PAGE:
Stevenson is careful to point out the deficiencies in his cases. These include problems with the validation of the informant’s memories, the poor systems of medical records in many countries, the use of interpreters, and the inaccessibility of some of the families.
Volume I has cases showing correspondences between mental images and physical lesions. For example, he describes interesting cases where a woman’s impressions during pregnancy seem to have transferred to her infant. She might see a person with a large birthmark and her child is born with a similar birthmark in the same place. There are also cases of birthmarks in the present body that correspond to wounds in the prior life. Some cultures believe an ancestor will tell the mother of their coming rebirth, either before their death or in a dream during the pregnancy. The ancestor tells the mother that he or she expects to be born again into her family, and that she will know which child she or he is by having the same birthmark as in the past life.
Volume II has case reports of people who have birth defects and other disorders similar to those in a remembered past life. Volume II also has several interesting appendices: lists of all the cases reporting maternal impressions, or that suggest reincarnation. There are numerous photographs of both birthmarks and physical defects.
I find Stevenson’s new work both fascinating and scholarly. It makes a strong contribution to the search for verification of reincarnation. Case histories are frequently disparaged as not having the same level of scientific rigor as studies utilizing subject and control groups, but we know that anecdotal cases point out important patterns and tendencies about a group of subjects. As descriptive or correlative research, they are becoming more acceptable in the social sciences and other fields of interest which do not easily lend themselves to laboratory research. In the present situation we have not only subjective data from interviews, but objective instances of correlating birthmarks, deformities, and medical records which are more concrete evidence.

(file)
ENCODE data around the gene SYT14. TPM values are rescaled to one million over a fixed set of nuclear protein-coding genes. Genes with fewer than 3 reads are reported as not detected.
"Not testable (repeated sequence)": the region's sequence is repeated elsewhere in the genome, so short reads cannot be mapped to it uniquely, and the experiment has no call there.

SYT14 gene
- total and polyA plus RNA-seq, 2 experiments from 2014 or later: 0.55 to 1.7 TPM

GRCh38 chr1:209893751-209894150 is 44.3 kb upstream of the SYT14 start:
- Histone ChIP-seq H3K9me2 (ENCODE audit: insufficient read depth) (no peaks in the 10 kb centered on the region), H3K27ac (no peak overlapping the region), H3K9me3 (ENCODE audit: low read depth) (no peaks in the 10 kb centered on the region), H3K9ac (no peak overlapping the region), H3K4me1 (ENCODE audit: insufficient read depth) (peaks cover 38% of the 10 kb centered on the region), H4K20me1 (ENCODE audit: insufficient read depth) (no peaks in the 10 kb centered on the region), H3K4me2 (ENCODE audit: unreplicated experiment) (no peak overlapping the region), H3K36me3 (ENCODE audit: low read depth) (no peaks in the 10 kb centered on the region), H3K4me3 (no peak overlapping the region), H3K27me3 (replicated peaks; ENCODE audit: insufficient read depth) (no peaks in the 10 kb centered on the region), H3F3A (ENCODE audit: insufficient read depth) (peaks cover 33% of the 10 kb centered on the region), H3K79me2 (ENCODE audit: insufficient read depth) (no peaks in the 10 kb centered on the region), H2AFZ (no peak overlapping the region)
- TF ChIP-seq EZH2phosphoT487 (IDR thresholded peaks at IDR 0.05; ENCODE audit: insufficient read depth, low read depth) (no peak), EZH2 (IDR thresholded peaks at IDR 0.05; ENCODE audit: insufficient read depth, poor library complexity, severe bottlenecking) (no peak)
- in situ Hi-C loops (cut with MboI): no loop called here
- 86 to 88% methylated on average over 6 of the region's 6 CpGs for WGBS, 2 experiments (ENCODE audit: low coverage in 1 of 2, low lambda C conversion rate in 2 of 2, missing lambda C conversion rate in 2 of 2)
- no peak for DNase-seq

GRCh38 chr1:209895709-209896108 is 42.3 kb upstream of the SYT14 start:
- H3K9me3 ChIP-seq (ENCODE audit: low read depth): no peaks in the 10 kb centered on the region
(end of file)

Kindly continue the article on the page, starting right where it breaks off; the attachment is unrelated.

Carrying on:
In addition to the two-volume work, Stevenson has written a synopsis of it, available in paperback and cloth. It has enough cases to give the gist of his findings, adequate for anyone who wants a quick view of the topic. It also has color photographs that are similar to those in the longer work, which are in black and white.
He hopes his readers will begin with the synopsis and then want more detail, as can be found in the two-volume work. This work is a treasure trove of research in an area in which many people have an interest.
Boyce Batey, Executive Director of the Academy of Religion and Psychic Research, sums up the value of this book when he says “Ian Stevenson is respected by his peers as one of the most meticulous researchers. He considers a range of viable alternative explanations for each case of claimed ‘past-life memory,’ and dismisses cases that have other explanations. This work, his magnum opus, is one of the most important contributions to the field of survival research in our generation.”